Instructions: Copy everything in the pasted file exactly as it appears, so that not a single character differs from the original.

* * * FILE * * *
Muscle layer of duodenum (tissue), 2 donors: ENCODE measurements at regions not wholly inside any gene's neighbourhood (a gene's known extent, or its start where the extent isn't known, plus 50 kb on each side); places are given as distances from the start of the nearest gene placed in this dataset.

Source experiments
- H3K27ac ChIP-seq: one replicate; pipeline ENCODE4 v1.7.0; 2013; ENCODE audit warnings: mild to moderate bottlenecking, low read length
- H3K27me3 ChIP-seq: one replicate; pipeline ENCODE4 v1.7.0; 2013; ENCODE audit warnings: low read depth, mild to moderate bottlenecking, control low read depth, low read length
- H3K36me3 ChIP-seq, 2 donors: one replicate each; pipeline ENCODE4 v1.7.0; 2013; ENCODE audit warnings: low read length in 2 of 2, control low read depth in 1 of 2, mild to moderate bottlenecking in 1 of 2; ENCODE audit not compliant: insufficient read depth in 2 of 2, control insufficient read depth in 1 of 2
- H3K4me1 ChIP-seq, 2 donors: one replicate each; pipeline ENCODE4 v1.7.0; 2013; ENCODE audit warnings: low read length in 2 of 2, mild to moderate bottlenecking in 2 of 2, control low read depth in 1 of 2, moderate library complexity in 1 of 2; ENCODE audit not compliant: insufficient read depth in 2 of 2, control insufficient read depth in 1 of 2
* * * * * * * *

Muscle layer of duodenum (tissue), 2 donors: ENCODE measurements at regions not wholly inside any gene's neighbourhood (a gene's known extent, or its start where the extent isn't known, plus 50 kb on each side); places are given as distances from the start of the nearest gene placed in this dataset.

Source experiments
- H3K27ac ChIP-seq: one replicate; pipeline ENCODE4 v1.7.0; 2013; ENCODE audit warnings: mild to moderate bottlenecking, low read length
- H3K27me3 ChIP-seq: one replicate; pipeline ENCODE4 v1.7.0; 2013; ENCODE audit warnings: low read depth, mild to moderate bottlenecking, control low read depth, low read length
- H3K36me3 ChIP-seq, 2 donors: one replicate each; pipeline ENCODE4 v1.7.0; 2013; ENCODE audit warnings: low read length in 2 of 2, control low read depth in 1 of 2, mild to moderate bottlenecking in 1 of 2; ENCODE audit not compliant: insufficient read depth in 2 of 2, control insufficient read depth in 1 of 2
- H3K4me1 ChIP-seq, 2 donors: one replicate each; pipeline ENCODE4 v1.7.0; 2013; ENCODE audit warnings: low read length in 2 of 2, mild to moderate bottlenecking in 2 of 2, control low read depth in 1 of 2, moderate library complexity in 1 of 2; ENCODE audit not compliant: insufficient read depth in 2 of 2, control insufficient read depth in 1 of 2